In June, BMG revealed that it would review “all historic record contracts” for discriminatory terms. Now, as part of the months-long analysis, the Bertelsmann subsidiary has indicated that just “four of the 33 labels in its historic acquired catalogs show statistically significant differences between the royalties paid to Black and non-Black artists.” No bias was found within BMG’s hundreds of deals negotiated over the past 12 years.
BMG announced today, in a formal release, that it had completed the “first stage” of the review, “which has been verified by external auditors.” Of the 33 labels within the company’s “historic acquired recorded catalogs” – encompassing works from a total of 3,163 artists, 1,010 of whom are black – four “show statistically significant differences between the royalties paid to Black and non-Black artists.”
As a result, BMG intends to launch a “deep dive study to establish definitively the reasons for those differences” in royalties – also reiterating in the announcement message that its team “was not responsible for striking any of these original deals.” Some of the agreements were closed nearly 60 years back, and the Berlin-based company debuted a little over a decade ago.
Elaborating upon the months-long survey’s precise findings, specifically with regard to the four labels that showed “statistically significant differences between” royalties, BMG relayed that 15 total labels include both black and non-black musicians. Of these 15 labels, 11 demonstrated “no evidence of racial disadvantage” – meaning that artists received the same amount of royalties or a nearly identical amount of royalties regardless of race. BMG also noted that “Black artists earned slightly more than non-Black artists” for a number of the 11 labels, but didn’t offer further specifics.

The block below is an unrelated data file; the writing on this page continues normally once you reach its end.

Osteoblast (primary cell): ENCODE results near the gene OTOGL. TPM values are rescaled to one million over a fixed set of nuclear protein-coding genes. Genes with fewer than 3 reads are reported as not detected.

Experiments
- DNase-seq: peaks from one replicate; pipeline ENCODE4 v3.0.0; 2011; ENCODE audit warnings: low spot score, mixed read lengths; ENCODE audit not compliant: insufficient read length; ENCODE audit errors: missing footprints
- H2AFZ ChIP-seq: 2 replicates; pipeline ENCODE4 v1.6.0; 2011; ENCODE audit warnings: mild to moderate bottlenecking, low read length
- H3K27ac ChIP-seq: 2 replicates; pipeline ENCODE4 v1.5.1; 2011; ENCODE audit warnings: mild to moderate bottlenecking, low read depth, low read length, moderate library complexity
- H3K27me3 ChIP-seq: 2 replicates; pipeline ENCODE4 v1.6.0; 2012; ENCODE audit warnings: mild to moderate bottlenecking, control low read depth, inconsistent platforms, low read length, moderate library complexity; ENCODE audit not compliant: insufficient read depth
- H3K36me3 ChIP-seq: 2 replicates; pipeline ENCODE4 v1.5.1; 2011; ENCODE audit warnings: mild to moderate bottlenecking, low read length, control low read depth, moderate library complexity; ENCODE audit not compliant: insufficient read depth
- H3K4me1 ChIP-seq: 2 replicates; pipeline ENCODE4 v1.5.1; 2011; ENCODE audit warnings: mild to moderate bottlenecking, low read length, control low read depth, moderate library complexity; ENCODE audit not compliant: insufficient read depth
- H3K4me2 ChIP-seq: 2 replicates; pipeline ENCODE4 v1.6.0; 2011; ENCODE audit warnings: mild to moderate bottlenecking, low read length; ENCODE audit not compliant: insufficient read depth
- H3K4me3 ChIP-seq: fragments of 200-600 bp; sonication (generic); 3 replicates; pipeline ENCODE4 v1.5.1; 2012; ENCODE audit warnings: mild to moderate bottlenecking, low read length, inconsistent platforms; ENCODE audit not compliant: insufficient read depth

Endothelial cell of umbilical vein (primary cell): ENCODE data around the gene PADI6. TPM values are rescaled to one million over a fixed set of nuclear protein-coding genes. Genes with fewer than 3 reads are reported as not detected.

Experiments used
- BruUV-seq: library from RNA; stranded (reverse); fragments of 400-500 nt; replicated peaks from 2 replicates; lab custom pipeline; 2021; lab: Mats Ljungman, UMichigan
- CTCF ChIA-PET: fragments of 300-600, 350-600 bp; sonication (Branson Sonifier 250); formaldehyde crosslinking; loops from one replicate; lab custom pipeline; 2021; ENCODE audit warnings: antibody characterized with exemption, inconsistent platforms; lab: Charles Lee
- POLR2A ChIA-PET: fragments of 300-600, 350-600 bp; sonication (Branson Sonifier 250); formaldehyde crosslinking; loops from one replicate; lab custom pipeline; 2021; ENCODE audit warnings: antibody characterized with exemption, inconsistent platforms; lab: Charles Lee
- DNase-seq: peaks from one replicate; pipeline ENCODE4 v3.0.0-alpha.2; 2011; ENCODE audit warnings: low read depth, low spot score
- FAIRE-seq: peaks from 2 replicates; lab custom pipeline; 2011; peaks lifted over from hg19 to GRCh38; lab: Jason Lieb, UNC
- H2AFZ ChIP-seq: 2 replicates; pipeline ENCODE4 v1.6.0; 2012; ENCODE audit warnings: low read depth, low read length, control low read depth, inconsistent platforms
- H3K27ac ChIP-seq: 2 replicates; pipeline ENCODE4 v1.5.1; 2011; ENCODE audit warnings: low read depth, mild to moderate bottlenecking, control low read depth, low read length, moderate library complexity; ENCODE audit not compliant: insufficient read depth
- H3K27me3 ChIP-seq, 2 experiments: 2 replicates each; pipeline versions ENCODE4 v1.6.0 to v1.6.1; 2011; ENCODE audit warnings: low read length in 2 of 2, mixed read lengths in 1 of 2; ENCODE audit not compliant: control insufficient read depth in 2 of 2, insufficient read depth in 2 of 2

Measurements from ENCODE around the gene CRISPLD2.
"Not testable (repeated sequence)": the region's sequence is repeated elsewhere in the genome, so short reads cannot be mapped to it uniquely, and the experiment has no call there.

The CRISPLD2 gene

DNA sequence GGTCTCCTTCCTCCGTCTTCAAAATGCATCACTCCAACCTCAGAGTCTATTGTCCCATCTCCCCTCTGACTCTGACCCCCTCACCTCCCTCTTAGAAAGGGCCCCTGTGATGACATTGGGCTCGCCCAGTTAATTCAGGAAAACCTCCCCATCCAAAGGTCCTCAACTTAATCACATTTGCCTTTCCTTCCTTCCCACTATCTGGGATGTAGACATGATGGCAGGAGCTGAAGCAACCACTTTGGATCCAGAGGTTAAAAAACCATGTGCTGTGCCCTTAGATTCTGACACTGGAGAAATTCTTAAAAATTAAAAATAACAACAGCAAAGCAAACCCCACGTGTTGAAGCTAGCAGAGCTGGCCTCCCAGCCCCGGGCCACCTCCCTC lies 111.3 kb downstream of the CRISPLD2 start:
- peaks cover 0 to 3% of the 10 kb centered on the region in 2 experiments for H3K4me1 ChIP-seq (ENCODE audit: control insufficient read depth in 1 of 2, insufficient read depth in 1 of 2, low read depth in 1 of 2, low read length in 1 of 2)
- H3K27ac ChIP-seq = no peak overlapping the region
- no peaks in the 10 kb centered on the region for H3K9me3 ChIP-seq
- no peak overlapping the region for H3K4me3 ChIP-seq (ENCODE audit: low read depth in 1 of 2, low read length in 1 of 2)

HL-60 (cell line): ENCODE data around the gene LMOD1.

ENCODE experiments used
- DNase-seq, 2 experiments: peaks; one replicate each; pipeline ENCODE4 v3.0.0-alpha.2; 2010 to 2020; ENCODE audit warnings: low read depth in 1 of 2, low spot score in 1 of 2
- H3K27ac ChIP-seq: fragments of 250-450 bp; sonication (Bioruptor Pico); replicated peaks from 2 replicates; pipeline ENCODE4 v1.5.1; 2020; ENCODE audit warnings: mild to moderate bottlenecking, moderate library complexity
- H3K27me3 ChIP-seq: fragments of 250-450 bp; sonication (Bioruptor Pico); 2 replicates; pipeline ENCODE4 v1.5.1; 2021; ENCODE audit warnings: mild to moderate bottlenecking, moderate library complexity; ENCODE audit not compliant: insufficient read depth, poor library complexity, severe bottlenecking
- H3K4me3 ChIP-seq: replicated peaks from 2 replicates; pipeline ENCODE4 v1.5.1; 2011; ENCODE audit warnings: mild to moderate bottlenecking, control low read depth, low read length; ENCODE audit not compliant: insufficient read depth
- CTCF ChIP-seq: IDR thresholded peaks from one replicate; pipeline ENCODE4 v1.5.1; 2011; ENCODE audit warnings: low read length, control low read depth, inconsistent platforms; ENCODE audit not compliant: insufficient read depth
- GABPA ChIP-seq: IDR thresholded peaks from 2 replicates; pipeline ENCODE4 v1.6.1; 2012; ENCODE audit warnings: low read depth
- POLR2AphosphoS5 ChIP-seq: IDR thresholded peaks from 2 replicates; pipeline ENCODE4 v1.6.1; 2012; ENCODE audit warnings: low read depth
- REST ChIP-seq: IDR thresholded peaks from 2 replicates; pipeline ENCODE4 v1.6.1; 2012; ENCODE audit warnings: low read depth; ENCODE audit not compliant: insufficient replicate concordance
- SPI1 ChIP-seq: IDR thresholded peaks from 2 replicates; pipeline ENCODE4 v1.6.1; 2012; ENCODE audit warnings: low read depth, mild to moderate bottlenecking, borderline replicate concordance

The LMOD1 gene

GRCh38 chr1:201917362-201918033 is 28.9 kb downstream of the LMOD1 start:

The remaining four labels had “a statistically significant negative correlation between being Black and receiving lower recorded royalty rates,” according to BMG, with the pay discrepancy ranging from 1.1 to 3.4 percentage points. Moreover, BMG proceeded to apply “the same methodology” to the recording contracts that it has personally negotiated since forming in October of 2008. “There was no negative correlation between lower recorded royalty rates and Black artists across those deals,” the text specified.
Lastly, in highlighting the potential caveats of the study, BMG noted that it solely covered royalties paid under historic contracts (not other elements of artist-label relationships), besides focusing on the deals that it has negotiated across 12 years in business. Building upon the point, BMG closed the results portion of the release by calling on “other record labels” to undertake similar initiatives.
“BMG believes its methodology is robust and, if more widely applied, could uncover important truths about the music industry’s treatment of Black artists,” this section of the release reads. “BMG therefore invites other record labels to join in reviewing the historical treatment of Black artists and is willing to share its learnings gained during the existing project in order to achieve this.”
And BMG COO Ben Katovsky, who led the study, took aim at recording contracts generally in a statement of his own.
“We have learned a lot about our historic acquired recorded catalogs during this study. We have found a number of both Black and non-Black artists with terms in contracts signed decades ago which we feel are not appropriate,” said Katovsky.
“While these legacy contracts may have been entered into willingly, are fully legally enforceable and we paid the previous owners full market value for them, we feel we can do better. We will shortly bring forward proposals designed to do just that.”
Earlier this month, BMG finalized an international neighboring rights deal with The Rolling Stones. And in spite of the pandemic, the company reported all-time-high half-year revenues through 2020’s initial six months.